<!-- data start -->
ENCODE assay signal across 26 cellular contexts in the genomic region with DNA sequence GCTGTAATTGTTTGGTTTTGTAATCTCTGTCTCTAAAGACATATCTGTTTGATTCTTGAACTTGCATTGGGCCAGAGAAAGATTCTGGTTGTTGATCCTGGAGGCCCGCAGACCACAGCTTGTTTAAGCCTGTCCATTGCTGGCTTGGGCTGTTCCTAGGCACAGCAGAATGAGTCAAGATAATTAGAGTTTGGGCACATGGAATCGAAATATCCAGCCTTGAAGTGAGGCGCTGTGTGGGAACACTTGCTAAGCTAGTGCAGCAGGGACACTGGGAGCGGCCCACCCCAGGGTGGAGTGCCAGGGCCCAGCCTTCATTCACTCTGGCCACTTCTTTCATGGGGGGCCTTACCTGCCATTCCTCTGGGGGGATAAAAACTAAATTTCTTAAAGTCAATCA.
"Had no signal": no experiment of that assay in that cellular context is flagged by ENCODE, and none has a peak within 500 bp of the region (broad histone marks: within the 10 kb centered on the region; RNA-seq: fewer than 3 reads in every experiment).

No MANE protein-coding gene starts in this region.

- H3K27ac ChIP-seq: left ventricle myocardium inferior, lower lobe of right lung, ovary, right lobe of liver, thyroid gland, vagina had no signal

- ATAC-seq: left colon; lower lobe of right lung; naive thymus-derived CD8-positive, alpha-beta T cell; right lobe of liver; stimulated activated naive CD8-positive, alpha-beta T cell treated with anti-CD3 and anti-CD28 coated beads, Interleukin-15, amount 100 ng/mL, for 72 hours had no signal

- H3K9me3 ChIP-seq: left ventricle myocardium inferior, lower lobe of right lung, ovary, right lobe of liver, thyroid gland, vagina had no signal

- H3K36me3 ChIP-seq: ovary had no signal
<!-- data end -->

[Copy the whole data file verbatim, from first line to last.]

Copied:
ENCODE assay signal across 26 cellular contexts in the genomic region with DNA sequence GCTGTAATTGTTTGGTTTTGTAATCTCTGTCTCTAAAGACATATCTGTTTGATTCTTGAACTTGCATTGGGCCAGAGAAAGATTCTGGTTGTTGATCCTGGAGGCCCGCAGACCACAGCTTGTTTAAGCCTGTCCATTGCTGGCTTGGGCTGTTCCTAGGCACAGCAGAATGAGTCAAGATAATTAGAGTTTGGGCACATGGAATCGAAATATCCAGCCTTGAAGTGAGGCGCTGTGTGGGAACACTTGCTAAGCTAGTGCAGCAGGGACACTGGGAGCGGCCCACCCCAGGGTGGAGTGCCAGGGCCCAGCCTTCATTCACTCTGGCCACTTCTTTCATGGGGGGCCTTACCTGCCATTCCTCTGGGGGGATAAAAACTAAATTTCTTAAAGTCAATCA.
"Had no signal": no experiment of that assay in that cellular context is flagged by ENCODE, and none has a peak within 500 bp of the region (broad histone marks: within the 10 kb centered on the region; RNA-seq: fewer than 3 reads in every experiment).

No MANE protein-coding gene starts in this region.

- H3K27ac ChIP-seq: left ventricle myocardium inferior, lower lobe of right lung, ovary, right lobe of liver, thyroid gland, vagina had no signal

- ATAC-seq: left colon; lower lobe of right lung; naive thymus-derived CD8-positive, alpha-beta T cell; right lobe of liver; stimulated activated naive CD8-positive, alpha-beta T cell treated with anti-CD3 and anti-CD28 coated beads, Interleukin-15, amount 100 ng/mL, for 72 hours had no signal

- H3K9me3 ChIP-seq: left ventricle myocardium inferior, lower lobe of right lung, ovary, right lobe of liver, thyroid gland, vagina had no signal

- H3K36me3 ChIP-seq: ovary had no signal